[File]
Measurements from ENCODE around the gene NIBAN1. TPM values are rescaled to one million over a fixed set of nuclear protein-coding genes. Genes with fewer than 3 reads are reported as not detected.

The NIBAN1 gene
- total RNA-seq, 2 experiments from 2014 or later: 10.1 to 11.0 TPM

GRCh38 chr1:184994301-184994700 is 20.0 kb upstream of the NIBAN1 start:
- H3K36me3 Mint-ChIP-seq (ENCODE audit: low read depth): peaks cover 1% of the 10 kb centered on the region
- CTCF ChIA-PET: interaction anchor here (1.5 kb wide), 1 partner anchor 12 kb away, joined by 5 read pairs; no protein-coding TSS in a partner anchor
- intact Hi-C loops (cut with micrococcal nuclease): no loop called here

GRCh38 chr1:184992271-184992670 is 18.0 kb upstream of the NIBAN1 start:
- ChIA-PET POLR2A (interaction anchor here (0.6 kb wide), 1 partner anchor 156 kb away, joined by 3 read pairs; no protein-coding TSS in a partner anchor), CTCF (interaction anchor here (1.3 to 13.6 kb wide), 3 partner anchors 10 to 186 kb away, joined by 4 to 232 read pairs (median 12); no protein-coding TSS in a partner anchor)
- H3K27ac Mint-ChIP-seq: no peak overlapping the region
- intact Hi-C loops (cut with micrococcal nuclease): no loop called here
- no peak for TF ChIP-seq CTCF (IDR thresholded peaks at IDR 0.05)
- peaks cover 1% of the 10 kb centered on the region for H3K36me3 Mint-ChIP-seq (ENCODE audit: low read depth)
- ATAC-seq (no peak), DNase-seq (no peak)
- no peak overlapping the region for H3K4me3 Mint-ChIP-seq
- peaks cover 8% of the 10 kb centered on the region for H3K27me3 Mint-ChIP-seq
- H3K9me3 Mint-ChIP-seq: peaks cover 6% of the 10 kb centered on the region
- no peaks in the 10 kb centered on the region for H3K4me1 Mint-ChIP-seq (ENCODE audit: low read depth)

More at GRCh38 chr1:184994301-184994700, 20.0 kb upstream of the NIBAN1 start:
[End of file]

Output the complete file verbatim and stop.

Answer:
Measurements from ENCODE around the gene NIBAN1. TPM values are rescaled to one million over a fixed set of nuclear protein-coding genes. Genes with fewer than 3 reads are reported as not detected.

The NIBAN1 gene
- total RNA-seq, 2 experiments from 2014 or later: 10.1 to 11.0 TPM

GRCh38 chr1:184994301-184994700 is 20.0 kb upstream of the NIBAN1 start:
- H3K36me3 Mint-ChIP-seq (ENCODE audit: low read depth): peaks cover 1% of the 10 kb centered on the region
- CTCF ChIA-PET: interaction anchor here (1.5 kb wide), 1 partner anchor 12 kb away, joined by 5 read pairs; no protein-coding TSS in a partner anchor
- intact Hi-C loops (cut with micrococcal nuclease): no loop called here

GRCh38 chr1:184992271-184992670 is 18.0 kb upstream of the NIBAN1 start:
- ChIA-PET POLR2A (interaction anchor here (0.6 kb wide), 1 partner anchor 156 kb away, joined by 3 read pairs; no protein-coding TSS in a partner anchor), CTCF (interaction anchor here (1.3 to 13.6 kb wide), 3 partner anchors 10 to 186 kb away, joined by 4 to 232 read pairs (median 12); no protein-coding TSS in a partner anchor)
- H3K27ac Mint-ChIP-seq: no peak overlapping the region
- intact Hi-C loops (cut with micrococcal nuclease): no loop called here
- no peak for TF ChIP-seq CTCF (IDR thresholded peaks at IDR 0.05)
- peaks cover 1% of the 10 kb centered on the region for H3K36me3 Mint-ChIP-seq (ENCODE audit: low read depth)
- ATAC-seq (no peak), DNase-seq (no peak)
- no peak overlapping the region for H3K4me3 Mint-ChIP-seq
- peaks cover 8% of the 10 kb centered on the region for H3K27me3 Mint-ChIP-seq
- H3K9me3 Mint-ChIP-seq: peaks cover 6% of the 10 kb centered on the region
- no peaks in the 10 kb centered on the region for H3K4me1 Mint-ChIP-seq (ENCODE audit: low read depth)

More at GRCh38 chr1:184994301-184994700, 20.0 kb upstream of the NIBAN1 start: